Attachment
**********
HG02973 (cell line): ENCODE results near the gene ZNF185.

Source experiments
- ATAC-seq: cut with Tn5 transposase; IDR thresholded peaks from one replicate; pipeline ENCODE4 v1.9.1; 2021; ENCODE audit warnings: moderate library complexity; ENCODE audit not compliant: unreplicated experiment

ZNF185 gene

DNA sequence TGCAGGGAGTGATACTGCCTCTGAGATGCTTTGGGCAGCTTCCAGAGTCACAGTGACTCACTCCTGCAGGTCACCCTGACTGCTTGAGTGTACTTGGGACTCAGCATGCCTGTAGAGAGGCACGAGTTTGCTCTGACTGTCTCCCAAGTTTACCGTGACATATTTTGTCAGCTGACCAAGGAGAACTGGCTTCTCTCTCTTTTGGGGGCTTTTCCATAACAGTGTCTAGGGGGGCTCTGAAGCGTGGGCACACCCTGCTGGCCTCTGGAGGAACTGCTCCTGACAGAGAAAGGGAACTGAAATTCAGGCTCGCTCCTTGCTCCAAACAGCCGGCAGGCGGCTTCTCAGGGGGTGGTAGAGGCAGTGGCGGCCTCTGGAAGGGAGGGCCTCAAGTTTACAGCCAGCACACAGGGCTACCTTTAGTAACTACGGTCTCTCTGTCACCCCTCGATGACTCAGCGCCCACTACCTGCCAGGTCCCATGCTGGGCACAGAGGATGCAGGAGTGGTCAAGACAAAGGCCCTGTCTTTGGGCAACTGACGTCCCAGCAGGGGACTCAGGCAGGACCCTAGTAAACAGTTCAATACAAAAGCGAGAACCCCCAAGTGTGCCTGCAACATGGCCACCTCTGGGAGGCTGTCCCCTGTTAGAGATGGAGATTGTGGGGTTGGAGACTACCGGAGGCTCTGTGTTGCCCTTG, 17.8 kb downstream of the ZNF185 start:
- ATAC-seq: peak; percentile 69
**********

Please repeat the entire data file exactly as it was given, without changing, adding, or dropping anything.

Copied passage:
HG02973 (cell line): ENCODE results near the gene ZNF185.

Source experiments
- ATAC-seq: cut with Tn5 transposase; IDR thresholded peaks from one replicate; pipeline ENCODE4 v1.9.1; 2021; ENCODE audit warnings: moderate library complexity; ENCODE audit not compliant: unreplicated experiment

ZNF185 gene

DNA sequence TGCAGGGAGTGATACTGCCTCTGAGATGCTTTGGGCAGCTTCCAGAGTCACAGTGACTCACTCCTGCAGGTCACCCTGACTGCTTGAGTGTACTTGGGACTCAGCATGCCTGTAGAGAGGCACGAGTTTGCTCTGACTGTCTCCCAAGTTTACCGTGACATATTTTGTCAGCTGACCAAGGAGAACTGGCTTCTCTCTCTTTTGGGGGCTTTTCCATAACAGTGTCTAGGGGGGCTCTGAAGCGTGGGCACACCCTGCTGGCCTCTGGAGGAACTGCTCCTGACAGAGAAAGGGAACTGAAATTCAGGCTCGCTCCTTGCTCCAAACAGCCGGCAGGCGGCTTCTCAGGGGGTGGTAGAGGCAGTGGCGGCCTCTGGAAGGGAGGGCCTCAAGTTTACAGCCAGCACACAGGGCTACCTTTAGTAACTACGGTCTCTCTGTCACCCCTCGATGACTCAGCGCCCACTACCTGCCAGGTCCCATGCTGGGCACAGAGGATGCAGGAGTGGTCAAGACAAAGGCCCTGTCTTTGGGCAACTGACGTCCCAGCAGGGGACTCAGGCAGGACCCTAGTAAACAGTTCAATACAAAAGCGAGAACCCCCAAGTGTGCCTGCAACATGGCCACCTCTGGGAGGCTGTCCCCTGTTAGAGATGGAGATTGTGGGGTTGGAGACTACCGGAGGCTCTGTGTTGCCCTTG, 17.8 kb downstream of the ZNF185 start:
- ATAC-seq: peak; percentile 69